New Pot Panel Opening Method at Arvida

Pictured: Nancy Plante, Raphaël Simard, Jonathan Forcier, and Jonathan Harvey. Absent: Carl Simard and Maxim Asselin.

With the involvement of employees, a completely new method of opening the pot panels has been developed at Arvida Works’ West Smelter Centre (WSC). The team has fitted the anode changer with equipment that can remove the panels for the operators, thus reducing several risks during the anode change.

The pilot project, which was carried out last fall on half a potroom, was successfully completed with no impact on operations. The team now wants to introduce the new procedure on all WSC pots.


Every day, the operators have to climb to a height of four feet to the pot cover plate to remove the pot panels so that the operator in the anode changer can replace the anodes. This procedure is not without risk, considering that 75% of falls are related to anode changes. Since 2010, several teams have been working to reduce the frequency of falls from the pots when performing suspension lifting tasks and various pot maintenance and start-up operations.

Year after year, several incidents were reported of people falling when changing anodes,” said Raphaël Simard, Supervisor, WSC. “We decided to tackle the problem to eliminate the risks and improve our work method. A person used to have to climb on the pot and remove the panels manually; now, human handling has been reduced since we have fitted the anode changer with equipment that can remove the panels.

The original panel had to be redesigned so as to work with the new procedure. Jonathan Forcier, Potline Operator, came up with the solution by drawing a sketch that served as the basis for the new part.

“Several ideas were put forward, but they seemed complicated to me,” said Jonathan Forcier. “I thought that it would be simpler to move the panel using the anode changer. It was just a matter of adding a part, called a sheath, to the existing panel.”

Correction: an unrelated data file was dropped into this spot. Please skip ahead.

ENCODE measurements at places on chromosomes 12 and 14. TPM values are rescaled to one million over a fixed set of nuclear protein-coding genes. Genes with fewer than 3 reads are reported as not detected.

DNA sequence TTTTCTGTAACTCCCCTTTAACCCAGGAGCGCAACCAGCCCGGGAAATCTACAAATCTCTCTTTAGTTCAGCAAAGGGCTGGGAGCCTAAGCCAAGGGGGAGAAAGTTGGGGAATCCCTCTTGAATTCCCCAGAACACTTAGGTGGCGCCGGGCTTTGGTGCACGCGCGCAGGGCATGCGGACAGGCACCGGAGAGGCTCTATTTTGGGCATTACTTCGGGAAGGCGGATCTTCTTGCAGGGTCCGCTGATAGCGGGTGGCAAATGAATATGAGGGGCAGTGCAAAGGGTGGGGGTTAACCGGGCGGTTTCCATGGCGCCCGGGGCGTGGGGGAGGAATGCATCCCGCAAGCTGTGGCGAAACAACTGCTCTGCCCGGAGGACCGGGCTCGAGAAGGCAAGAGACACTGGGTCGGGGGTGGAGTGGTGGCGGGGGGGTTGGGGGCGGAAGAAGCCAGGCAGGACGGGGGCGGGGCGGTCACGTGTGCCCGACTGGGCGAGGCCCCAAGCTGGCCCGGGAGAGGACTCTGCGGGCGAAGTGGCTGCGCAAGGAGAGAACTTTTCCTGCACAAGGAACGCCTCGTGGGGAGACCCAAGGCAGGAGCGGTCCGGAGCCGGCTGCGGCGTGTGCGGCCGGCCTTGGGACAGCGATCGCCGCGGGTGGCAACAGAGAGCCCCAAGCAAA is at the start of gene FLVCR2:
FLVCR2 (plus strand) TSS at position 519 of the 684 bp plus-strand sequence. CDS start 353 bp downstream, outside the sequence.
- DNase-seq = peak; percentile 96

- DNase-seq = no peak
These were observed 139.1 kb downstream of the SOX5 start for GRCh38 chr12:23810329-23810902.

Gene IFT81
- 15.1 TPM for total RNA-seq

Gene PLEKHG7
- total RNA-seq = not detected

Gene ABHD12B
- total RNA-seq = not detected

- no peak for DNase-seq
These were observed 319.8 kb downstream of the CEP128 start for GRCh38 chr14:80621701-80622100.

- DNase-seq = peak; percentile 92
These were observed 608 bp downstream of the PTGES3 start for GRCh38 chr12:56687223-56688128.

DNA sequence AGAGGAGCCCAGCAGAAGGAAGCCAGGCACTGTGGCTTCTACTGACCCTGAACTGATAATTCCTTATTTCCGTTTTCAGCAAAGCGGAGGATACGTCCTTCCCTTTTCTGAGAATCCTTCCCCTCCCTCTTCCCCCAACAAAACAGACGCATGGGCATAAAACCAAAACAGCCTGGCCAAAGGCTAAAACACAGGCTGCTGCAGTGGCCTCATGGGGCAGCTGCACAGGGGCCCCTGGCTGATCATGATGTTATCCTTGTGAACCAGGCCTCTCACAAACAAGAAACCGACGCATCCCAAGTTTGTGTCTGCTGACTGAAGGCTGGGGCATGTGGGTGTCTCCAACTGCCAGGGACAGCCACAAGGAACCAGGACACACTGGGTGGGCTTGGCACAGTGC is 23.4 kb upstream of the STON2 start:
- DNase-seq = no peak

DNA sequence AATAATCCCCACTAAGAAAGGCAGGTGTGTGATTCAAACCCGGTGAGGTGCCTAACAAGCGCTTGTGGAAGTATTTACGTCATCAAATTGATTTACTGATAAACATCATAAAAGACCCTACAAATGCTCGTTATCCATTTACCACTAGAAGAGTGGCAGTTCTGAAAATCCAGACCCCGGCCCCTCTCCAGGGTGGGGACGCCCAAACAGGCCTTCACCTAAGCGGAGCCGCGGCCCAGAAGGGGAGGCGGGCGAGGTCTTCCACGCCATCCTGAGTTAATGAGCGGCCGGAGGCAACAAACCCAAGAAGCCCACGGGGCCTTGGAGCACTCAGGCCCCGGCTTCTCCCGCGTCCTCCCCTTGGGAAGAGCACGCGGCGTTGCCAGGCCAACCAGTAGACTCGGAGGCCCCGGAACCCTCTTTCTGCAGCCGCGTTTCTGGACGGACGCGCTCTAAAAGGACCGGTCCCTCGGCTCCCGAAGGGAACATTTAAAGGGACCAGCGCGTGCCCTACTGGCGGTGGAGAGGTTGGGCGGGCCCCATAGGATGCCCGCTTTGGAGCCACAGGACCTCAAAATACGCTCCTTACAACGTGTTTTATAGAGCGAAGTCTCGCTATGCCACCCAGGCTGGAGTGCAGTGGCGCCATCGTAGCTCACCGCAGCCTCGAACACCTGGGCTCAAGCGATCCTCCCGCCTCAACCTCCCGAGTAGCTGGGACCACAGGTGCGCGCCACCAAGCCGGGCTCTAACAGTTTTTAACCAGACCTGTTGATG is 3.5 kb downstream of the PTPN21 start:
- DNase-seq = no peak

Another potline operator, Maxime Asselin, played the key role of facilitator to introduce the new concept to the work teams. He said, “We had to change a work method that everyone was used to. So, we carried out a pilot project in room 45B to show all the benefits of this new work method and make it easier for our teams to adopt it.”

An effective solution


Maxime Asselin added, “What matters most is our health and safety—we all want to still be healthy and fit when we go home in the evening. Before, during every shift we had to climb on 68 pots and lift two panels on each pot; this repetitive task caused fatigue and knee pain. Now, I am much less tired when I finish my shift, and I can already feel the positive effects that this is having on my body.”

Carl Simard, Superintendent, WSC, added, “There are many benefits to this change—it eliminates the risk of falls and musculoskeletal disorders, and exposure to contaminants and thermal stress. The likelihood of falls and all the inherent risks is reduced because employees no longer have to work directly above the pots, and less handling is required.

Introducing the new concept to the entire WSC

All the pots in room 45B have been fitted with sheaths, and the goal is to extend the concept to the entire WSC. Raphaël Simard said, “To make sure that the project was viable, we tested it on half a potroom, as this corresponds to a full shift. We wanted to confirm that the new method could be introduced over time, and this testing phase lent the project credibility by proving that the new work method could be used without affecting operations.”

He added, “We had a solid team, especially with the contribution of Nancy Plante, Engineer and Project Manager, who helped move the project forward with the right resources and the necessary equipment. Everyone worked together with a common goal of continuous improvement. We are part of the base of the pyramid and have presented a solid and viable solution.”

The entire team would also like to acknowledge the employees who worked on the first phases of this great achievement over the past few years.